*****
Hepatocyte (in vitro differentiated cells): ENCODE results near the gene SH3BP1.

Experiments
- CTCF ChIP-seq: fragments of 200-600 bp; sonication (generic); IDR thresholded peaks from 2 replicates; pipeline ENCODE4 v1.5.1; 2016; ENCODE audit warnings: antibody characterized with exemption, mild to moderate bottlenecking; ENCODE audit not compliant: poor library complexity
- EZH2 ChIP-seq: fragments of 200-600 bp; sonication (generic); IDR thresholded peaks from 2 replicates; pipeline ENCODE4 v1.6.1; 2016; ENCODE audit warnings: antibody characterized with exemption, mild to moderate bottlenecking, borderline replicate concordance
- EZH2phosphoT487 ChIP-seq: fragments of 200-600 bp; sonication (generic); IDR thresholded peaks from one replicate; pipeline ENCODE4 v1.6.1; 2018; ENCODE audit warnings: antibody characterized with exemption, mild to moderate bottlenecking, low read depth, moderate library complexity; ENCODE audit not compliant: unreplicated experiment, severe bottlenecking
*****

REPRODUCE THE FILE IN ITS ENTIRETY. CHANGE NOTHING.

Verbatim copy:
Hepatocyte (in vitro differentiated cells): ENCODE results near the gene SH3BP1.

Experiments
- CTCF ChIP-seq: fragments of 200-600 bp; sonication (generic); IDR thresholded peaks from 2 replicates; pipeline ENCODE4 v1.5.1; 2016; ENCODE audit warnings: antibody characterized with exemption, mild to moderate bottlenecking; ENCODE audit not compliant: poor library complexity
- EZH2 ChIP-seq: fragments of 200-600 bp; sonication (generic); IDR thresholded peaks from 2 replicates; pipeline ENCODE4 v1.6.1; 2016; ENCODE audit warnings: antibody characterized with exemption, mild to moderate bottlenecking, borderline replicate concordance
- EZH2phosphoT487 ChIP-seq: fragments of 200-600 bp; sonication (generic); IDR thresholded peaks from one replicate; pipeline ENCODE4 v1.6.1; 2018; ENCODE audit warnings: antibody characterized with exemption, mild to moderate bottlenecking, low read depth, moderate library complexity; ENCODE audit not compliant: unreplicated experiment, severe bottlenecking